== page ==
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BMW in the 20th Century

The people and products that made the company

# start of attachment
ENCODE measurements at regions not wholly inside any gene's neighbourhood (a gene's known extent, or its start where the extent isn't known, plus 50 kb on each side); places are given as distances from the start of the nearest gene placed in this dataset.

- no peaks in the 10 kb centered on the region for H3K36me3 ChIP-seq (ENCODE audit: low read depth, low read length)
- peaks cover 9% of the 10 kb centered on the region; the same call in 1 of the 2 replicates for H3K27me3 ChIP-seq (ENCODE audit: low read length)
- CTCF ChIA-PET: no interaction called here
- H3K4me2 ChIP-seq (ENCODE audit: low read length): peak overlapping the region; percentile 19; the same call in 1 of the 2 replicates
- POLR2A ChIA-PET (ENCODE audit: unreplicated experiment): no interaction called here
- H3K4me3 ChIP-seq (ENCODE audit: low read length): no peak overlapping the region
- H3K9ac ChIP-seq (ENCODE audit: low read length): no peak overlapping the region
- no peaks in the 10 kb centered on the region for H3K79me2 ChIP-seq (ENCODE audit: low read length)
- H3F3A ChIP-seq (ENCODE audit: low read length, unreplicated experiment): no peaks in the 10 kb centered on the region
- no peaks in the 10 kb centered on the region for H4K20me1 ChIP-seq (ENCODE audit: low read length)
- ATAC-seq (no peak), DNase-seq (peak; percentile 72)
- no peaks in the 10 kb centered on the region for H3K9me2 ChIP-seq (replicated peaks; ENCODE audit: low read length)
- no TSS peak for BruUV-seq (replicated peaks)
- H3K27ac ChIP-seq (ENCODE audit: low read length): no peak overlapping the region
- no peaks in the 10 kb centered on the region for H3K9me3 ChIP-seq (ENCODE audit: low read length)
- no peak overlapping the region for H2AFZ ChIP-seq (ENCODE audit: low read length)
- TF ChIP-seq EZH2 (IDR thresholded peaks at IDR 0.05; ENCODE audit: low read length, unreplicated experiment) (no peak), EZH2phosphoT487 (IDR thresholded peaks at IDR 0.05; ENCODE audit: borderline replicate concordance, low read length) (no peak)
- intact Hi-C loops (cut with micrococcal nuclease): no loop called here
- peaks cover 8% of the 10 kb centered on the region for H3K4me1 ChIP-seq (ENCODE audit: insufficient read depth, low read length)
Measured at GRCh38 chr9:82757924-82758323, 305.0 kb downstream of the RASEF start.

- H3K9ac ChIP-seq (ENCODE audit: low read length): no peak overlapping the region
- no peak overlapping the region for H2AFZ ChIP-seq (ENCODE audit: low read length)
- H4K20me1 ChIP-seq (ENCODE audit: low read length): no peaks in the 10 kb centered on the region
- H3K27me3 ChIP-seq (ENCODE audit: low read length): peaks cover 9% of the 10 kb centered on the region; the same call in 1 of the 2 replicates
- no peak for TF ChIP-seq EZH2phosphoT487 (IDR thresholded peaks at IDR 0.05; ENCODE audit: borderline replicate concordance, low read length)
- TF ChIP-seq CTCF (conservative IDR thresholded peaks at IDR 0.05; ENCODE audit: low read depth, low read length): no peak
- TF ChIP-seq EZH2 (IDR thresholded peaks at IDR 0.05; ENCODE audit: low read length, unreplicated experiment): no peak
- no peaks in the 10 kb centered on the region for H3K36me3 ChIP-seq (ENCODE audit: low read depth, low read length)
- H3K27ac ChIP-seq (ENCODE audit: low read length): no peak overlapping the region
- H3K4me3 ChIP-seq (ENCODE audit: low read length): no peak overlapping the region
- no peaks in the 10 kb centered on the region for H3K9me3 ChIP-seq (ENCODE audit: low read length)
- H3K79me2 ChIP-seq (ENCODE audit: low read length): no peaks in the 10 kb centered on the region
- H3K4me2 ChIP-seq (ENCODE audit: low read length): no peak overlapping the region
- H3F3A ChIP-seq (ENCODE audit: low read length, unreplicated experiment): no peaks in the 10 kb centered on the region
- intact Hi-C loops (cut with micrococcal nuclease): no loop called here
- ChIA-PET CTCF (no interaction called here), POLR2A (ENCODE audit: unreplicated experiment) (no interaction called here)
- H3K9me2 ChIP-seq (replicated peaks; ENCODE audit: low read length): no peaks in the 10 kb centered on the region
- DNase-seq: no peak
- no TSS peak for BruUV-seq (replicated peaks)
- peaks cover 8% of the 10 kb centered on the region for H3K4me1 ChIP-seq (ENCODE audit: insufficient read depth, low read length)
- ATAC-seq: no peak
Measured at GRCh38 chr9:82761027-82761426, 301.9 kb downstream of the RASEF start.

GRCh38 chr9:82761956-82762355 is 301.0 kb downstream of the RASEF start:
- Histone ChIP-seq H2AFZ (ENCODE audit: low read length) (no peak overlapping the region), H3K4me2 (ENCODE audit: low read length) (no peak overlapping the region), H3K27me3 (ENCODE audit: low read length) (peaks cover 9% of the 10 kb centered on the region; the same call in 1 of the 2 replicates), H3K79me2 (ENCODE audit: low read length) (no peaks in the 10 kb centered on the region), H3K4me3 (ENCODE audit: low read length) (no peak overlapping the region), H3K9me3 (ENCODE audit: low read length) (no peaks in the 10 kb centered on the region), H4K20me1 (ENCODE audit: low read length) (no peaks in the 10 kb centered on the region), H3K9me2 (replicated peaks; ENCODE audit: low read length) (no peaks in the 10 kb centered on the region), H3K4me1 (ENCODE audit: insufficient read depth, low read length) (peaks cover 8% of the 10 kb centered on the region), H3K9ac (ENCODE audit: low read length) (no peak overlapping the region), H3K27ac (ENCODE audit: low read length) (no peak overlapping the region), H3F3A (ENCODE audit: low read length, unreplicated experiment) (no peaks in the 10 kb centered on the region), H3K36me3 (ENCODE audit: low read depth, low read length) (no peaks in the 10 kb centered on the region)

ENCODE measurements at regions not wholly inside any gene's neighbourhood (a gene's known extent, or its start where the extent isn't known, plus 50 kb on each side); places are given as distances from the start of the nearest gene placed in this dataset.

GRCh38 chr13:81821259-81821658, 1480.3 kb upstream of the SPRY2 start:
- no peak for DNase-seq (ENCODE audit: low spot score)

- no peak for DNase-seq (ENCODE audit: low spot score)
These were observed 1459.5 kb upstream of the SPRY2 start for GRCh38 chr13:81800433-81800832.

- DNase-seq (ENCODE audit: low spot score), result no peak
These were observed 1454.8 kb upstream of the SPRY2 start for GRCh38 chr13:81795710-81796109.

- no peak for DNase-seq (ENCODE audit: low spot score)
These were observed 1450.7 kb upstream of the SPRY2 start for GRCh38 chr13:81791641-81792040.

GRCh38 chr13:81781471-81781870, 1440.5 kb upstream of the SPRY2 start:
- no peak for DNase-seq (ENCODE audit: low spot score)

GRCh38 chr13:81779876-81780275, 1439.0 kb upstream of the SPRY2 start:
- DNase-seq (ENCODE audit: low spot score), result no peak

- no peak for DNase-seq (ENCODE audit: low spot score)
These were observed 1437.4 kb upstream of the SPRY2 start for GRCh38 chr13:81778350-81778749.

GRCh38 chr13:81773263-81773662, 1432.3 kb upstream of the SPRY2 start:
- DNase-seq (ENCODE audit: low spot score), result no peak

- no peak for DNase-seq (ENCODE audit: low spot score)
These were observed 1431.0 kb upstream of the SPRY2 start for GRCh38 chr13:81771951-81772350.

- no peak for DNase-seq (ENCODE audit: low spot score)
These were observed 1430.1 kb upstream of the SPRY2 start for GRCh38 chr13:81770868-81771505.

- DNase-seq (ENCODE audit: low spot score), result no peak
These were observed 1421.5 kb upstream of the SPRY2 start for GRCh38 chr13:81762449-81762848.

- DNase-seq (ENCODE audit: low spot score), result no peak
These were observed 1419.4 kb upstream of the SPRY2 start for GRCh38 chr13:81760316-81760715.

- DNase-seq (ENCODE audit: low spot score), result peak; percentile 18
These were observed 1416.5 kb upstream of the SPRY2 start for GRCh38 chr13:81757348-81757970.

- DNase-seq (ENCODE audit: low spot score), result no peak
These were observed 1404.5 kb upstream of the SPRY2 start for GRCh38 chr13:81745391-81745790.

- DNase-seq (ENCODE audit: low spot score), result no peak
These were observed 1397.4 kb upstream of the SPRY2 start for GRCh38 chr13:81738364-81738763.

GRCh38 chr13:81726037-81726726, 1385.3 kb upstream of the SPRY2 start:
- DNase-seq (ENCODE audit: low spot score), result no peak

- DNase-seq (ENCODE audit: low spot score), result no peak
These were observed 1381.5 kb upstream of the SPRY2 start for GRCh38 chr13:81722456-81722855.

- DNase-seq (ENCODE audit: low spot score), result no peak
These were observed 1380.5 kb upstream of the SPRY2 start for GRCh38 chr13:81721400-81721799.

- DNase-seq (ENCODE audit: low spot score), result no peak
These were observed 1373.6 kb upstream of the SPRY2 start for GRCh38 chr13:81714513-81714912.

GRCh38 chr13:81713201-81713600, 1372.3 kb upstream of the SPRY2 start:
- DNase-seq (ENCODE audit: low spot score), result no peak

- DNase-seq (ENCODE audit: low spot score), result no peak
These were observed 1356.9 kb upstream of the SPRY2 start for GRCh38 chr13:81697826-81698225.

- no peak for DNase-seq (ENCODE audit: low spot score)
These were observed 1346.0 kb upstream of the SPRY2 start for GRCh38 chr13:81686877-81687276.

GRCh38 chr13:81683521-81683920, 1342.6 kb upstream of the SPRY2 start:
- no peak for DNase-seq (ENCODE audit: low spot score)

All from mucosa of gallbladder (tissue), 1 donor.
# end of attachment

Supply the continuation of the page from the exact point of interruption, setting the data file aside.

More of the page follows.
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FROM ITS BEGINNINGS as a manufacturer of aircraft engines during World War I, BMW has been on the cutting edge of technology and design. Branching out first into motorcycles, then into automobiles, the company applied its engineering talent to build race-winning machinery until World War II put a stop to motorsport, and indeed all civilian transportation projects. Nearly destroyed by Allied bombing, BMW rose from the ashes to once again produce motorcycles and cars that stirred the souls of enthusiasts worldwide, abandoning aircraft engines to become a purely civilian mobility company. This is the story of BMW in the 20th century, of its rise, fall, and resurrection, punctuated by several near-death experiences in between. It’s the story of the people who made it happen: engineers like Max Friz, Alfred Böning, Fritz Fiedler, Alex von Falkenhausen, Paul Rosche, and Burkhard Göschel; designers like Wilhelm Meyerhuber, Giovanni Michelotti, Paul Bracq, Ercole Spada, and Chris Bangle; racers like Ernst Henne, Schorsch Meier, Gaston Rahier, and Hubert Hahne; and executives like Franz Josef Popp, Kurt Donath, Eberhard von Kuenheim, and Wolfgang Reitzle. It’s also the story of the products they created from 1911 to 1999: aircraft engines like the 132 and 801 radials, and the 003 jet; motorcycles like the R32, R51, and K100; and automobiles like the 328, 507, 2002, and X5—plus quite a few more that remain largely unknown.A tale of progress and setbacks, it is, in the end, the story of the 20th century itself. Presented here in an affordable black and white edition, the book consists of 371 pages with more than 500 photographs and illustrations.


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